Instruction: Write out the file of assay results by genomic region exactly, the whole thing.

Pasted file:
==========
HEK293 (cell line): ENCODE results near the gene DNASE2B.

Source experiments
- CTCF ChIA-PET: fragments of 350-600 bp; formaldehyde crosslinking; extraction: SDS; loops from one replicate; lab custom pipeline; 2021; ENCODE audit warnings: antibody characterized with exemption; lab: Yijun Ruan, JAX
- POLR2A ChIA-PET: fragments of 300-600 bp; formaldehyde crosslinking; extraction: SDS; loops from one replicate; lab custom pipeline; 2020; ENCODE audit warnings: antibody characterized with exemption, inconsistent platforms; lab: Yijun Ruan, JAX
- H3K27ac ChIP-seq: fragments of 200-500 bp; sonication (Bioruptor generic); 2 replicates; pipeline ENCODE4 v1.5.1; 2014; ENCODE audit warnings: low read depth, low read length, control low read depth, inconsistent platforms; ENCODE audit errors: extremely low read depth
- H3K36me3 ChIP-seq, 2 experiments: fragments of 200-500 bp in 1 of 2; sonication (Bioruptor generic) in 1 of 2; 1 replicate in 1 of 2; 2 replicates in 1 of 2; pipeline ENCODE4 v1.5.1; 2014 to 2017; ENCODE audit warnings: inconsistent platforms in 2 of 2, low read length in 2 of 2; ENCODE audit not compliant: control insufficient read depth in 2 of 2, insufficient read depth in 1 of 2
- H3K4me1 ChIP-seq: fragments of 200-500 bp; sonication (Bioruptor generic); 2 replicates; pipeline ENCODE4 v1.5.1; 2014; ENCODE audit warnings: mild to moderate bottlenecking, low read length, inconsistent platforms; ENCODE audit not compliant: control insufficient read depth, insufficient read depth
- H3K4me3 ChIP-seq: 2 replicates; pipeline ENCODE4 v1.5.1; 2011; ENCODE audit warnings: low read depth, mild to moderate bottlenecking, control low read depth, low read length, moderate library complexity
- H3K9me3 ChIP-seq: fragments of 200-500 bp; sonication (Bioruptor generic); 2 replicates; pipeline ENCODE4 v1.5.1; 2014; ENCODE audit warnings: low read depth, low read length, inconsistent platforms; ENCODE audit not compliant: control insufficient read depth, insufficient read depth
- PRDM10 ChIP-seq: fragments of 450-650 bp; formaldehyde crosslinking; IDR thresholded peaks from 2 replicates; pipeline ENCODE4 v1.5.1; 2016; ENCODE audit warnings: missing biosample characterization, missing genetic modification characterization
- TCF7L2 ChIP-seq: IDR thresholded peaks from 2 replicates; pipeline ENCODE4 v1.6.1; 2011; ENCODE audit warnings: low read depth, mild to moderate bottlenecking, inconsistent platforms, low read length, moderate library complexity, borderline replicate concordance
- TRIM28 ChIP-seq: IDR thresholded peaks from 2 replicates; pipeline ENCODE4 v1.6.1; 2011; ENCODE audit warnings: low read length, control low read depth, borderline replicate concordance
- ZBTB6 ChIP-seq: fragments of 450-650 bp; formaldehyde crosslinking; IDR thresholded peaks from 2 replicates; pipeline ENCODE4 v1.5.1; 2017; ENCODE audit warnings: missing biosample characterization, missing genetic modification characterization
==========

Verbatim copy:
HEK293 (cell line): ENCODE results near the gene DNASE2B.

Source experiments
- CTCF ChIA-PET: fragments of 350-600 bp; formaldehyde crosslinking; extraction: SDS; loops from one replicate; lab custom pipeline; 2021; ENCODE audit warnings: antibody characterized with exemption; lab: Yijun Ruan, JAX
- POLR2A ChIA-PET: fragments of 300-600 bp; formaldehyde crosslinking; extraction: SDS; loops from one replicate; lab custom pipeline; 2020; ENCODE audit warnings: antibody characterized with exemption, inconsistent platforms; lab: Yijun Ruan, JAX
- H3K27ac ChIP-seq: fragments of 200-500 bp; sonication (Bioruptor generic); 2 replicates; pipeline ENCODE4 v1.5.1; 2014; ENCODE audit warnings: low read depth, low read length, control low read depth, inconsistent platforms; ENCODE audit errors: extremely low read depth
- H3K36me3 ChIP-seq, 2 experiments: fragments of 200-500 bp in 1 of 2; sonication (Bioruptor generic) in 1 of 2; 1 replicate in 1 of 2; 2 replicates in 1 of 2; pipeline ENCODE4 v1.5.1; 2014 to 2017; ENCODE audit warnings: inconsistent platforms in 2 of 2, low read length in 2 of 2; ENCODE audit not compliant: control insufficient read depth in 2 of 2, insufficient read depth in 1 of 2
- H3K4me1 ChIP-seq: fragments of 200-500 bp; sonication (Bioruptor generic); 2 replicates; pipeline ENCODE4 v1.5.1; 2014; ENCODE audit warnings: mild to moderate bottlenecking, low read length, inconsistent platforms; ENCODE audit not compliant: control insufficient read depth, insufficient read depth
- H3K4me3 ChIP-seq: 2 replicates; pipeline ENCODE4 v1.5.1; 2011; ENCODE audit warnings: low read depth, mild to moderate bottlenecking, control low read depth, low read length, moderate library complexity
- H3K9me3 ChIP-seq: fragments of 200-500 bp; sonication (Bioruptor generic); 2 replicates; pipeline ENCODE4 v1.5.1; 2014; ENCODE audit warnings: low read depth, low read length, inconsistent platforms; ENCODE audit not compliant: control insufficient read depth, insufficient read depth
- PRDM10 ChIP-seq: fragments of 450-650 bp; formaldehyde crosslinking; IDR thresholded peaks from 2 replicates; pipeline ENCODE4 v1.5.1; 2016; ENCODE audit warnings: missing biosample characterization, missing genetic modification characterization
- TCF7L2 ChIP-seq: IDR thresholded peaks from 2 replicates; pipeline ENCODE4 v1.6.1; 2011; ENCODE audit warnings: low read depth, mild to moderate bottlenecking, inconsistent platforms, low read length, moderate library complexity, borderline replicate concordance
- TRIM28 ChIP-seq: IDR thresholded peaks from 2 replicates; pipeline ENCODE4 v1.6.1; 2011; ENCODE audit warnings: low read length, control low read depth, borderline replicate concordance
- ZBTB6 ChIP-seq: fragments of 450-650 bp; formaldehyde crosslinking; IDR thresholded peaks from 2 replicates; pipeline ENCODE4 v1.5.1; 2017; ENCODE audit warnings: missing biosample characterization, missing genetic modification characterization